This spring, as we suffer through allergy season, environmental groups will launch yet another campaign to scare the American public about the quality of the nation’s air. It’s become an annual ritual, led by some of the Obama administration’s closest political allies, to boost the U.S. Environmental Protection Agency (EPA) and its regulatory agenda at the expense of states. But this time, don’t be fooled.
Based on past years, the campaign should begin in late April with the release of a so-called report card on air quality by the American Lung Association (ALA). The ALA’s “State of the Air” report will provide national and state-level snapshots, complete with A through F letter grades and rankings of the “cleanest” and “most polluted” cities in the country. At the same time, ALA officials will pitch stories and give interviews to the news media, explaining why the public should be alarmed, and why the EPA should be cracking down on carbon, ozone or anything else related to producing energy, growing the economy and creating jobs.
To really turn up the volume, those claims will be echoed by other groups on the environmental left, such as the Natural Resources Defense Council and the Sierra Club, who also want the federal government to take over as much environmental regulation as possible from the states. And if history is any guide, you can expect the chorus of green groups to complain the Obama EPA still isn’t being aggressive enough towards state governments, the energy sector and the business community in general.
But in 2016, the environmental groups may have a harder time getting the news media to take the bait. That’s because roughly one year ago, after the 2015 report card on air quality, there was finally a backlash against the desperate and dishonest tactics of the ALA and allied groups.
In Colorado, the ALA was rebuked for falsely claiming Denver’s ozone levels are higher today than they were in the 1970s, when the city was shrouded in a thick “brown cloud.” A Denver Post columnist called the group “brazenly misleading” and the state’s top air quality regulator said “it makes our jobs harder when positive trends are being spun the exact opposite way.” More recently, the Post’s editorial board accused the ALA and other groups of trying to put Colorado’s economy into a “regulatory straitjacket” through harsh EPA limits on ozone.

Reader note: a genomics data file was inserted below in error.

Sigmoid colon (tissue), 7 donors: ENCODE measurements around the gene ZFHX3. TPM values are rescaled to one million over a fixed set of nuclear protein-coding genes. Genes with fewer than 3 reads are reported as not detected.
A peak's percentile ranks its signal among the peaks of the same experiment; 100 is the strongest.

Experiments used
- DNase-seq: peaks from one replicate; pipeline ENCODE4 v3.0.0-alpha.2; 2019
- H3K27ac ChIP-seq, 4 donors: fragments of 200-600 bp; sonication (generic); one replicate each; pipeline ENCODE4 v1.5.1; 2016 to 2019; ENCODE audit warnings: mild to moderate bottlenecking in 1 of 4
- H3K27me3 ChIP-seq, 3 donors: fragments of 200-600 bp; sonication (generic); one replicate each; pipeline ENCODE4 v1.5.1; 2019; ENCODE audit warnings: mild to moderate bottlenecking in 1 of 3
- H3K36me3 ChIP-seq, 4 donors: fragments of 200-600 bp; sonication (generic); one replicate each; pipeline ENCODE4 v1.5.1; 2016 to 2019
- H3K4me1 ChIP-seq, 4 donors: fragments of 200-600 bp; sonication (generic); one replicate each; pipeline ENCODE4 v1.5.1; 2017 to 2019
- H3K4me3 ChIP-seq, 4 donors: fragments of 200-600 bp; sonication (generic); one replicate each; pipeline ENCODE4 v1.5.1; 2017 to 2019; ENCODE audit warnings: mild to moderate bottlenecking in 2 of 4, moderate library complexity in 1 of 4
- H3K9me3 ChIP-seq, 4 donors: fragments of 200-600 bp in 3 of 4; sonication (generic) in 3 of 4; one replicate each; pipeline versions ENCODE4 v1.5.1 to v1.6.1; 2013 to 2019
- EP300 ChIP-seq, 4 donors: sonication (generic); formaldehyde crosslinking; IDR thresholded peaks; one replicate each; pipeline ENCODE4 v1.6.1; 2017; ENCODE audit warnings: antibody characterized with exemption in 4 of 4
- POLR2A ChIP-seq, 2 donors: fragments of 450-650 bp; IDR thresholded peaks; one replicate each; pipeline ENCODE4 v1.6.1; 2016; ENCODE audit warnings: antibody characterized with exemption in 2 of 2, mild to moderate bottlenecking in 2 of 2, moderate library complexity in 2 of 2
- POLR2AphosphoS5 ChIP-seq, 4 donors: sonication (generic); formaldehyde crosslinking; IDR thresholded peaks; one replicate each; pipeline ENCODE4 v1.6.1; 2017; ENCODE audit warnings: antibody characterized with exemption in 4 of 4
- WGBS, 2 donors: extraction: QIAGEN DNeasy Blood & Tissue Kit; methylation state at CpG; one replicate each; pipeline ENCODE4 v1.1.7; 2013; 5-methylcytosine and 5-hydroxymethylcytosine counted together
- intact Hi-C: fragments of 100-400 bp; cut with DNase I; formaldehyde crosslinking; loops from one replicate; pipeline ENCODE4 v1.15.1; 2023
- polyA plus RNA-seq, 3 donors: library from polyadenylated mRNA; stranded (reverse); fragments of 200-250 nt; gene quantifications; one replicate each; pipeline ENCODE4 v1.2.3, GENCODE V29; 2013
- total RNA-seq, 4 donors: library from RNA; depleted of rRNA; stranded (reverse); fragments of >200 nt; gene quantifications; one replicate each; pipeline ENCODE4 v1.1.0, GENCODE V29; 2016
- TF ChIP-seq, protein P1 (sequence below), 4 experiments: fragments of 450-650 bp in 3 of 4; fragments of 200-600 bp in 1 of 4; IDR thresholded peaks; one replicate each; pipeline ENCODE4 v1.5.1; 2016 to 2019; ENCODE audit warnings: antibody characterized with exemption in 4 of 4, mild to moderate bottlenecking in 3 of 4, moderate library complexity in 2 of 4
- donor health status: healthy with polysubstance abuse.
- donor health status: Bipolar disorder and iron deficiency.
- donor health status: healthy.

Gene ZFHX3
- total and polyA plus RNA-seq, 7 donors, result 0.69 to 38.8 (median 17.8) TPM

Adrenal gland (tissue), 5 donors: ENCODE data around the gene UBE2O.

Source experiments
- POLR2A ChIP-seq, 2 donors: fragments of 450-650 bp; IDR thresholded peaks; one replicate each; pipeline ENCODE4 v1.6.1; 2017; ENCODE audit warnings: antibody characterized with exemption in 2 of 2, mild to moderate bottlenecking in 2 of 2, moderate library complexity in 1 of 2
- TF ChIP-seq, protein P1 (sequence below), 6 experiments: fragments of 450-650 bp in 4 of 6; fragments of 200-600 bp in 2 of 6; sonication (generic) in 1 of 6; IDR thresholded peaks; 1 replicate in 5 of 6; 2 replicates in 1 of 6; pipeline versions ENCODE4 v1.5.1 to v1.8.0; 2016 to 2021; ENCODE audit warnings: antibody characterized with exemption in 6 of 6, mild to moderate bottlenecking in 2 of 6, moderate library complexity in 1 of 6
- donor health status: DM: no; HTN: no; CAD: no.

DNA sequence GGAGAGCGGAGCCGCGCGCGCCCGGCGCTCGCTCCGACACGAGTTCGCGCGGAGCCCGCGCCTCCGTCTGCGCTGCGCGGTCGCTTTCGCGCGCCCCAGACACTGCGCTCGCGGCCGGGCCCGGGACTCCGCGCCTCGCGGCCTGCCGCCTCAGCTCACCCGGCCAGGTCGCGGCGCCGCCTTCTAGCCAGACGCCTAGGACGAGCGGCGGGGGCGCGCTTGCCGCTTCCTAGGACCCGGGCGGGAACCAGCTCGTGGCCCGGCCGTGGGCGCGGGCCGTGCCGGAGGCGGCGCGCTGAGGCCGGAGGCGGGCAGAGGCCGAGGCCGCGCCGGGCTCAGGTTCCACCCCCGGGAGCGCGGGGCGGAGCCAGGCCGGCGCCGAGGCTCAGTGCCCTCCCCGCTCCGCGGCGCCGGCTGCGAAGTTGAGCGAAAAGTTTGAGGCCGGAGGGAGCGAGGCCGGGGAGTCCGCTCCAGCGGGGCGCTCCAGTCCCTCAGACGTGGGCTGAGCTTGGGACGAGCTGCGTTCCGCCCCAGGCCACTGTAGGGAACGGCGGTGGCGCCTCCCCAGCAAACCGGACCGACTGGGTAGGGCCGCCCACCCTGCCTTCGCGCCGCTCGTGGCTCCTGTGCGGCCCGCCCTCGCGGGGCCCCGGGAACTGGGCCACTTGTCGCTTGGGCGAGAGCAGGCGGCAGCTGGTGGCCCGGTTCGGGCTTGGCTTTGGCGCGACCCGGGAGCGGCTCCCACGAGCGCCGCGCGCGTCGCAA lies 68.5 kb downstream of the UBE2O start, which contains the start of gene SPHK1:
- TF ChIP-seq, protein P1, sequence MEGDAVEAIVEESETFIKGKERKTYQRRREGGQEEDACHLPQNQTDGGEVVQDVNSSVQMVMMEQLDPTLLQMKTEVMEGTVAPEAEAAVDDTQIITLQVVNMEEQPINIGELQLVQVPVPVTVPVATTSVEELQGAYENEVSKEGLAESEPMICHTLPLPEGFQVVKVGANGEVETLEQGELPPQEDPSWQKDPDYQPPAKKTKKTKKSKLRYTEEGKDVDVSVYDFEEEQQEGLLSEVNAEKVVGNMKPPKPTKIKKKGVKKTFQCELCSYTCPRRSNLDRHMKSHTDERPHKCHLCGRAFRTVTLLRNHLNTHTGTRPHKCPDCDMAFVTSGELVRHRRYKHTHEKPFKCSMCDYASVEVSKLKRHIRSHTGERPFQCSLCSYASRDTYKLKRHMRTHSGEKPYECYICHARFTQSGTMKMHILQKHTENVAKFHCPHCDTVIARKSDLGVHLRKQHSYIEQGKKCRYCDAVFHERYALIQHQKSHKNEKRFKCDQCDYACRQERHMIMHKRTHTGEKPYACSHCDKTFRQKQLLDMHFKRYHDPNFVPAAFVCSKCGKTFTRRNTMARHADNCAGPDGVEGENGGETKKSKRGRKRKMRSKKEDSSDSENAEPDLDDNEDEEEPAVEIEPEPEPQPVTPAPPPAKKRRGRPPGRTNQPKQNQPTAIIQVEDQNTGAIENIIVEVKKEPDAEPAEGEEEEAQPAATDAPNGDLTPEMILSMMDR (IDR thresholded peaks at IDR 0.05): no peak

In Pennsylvania, the Pittsburgh Post-Gazette accused the ALA of using “statistical malpractice” to create a “bogus” report card. The ALA used a single air pollution monitor next to a steel plant to “alarm and deceive” people living in 12 counties across Pennsylvania, West Virginia and Ohio, according to the newspaper. The Gazette editorial even called the ALA’s misinformation “a pollution source in need of cleanup.”
In Indiana, state air quality regulators preempted the ALA by releasing their own report card. “We want people to know … their air is healthy to breathe,” an official with the Indiana Department of Environmental Management told E&E News. In Maryland and Texas, state environmental regulators also pushed back against the ALA’s claims with reports of their own. And in Ohio, a local health official wrote an op-ed to the Cincinnati Enquirer to correct the record. “Everyone should take a deep breath and know that our air has dramatically improved and continues to get better,” she wrote.
Even some rank-and-file employees with the EPA, far away from the agency’s political appointees in Washington, D.C., have lost patience with the deceptive claims of groups like the ALA. “The EPA has nothing to do with that report,” a spokesman for the EPA’s Midwest regional office told the Cedar County Republican of Stockton, Mo. The newspaper called the EPA after Cedar County, home to fewer than 14,000 people, got an “F” on the ALA’s 2015 report card.
Since the Clean Air Act was passed more than 40 years ago, the EPA’s own numbers show massive improvements in air quality. But good news doesn’t scare people, and it certainly doesn’t justify a huge expansion of the federal government’s power over states and the private sector. That’s where the ALA, NRDC, Sierra Club and other activist groups come in. They always have bad news to sell, no matter what the facts say. But that doesn’t mean the press – or the public – should buy it.
Simon Lomax is an associate energy policy analyst with the Independence Institute and a consultant who advises pro-business groups. From 2004 to 2012, he was a news reporter covering energy and environmental policy in Washington, D.C. Contact him at email@example.com.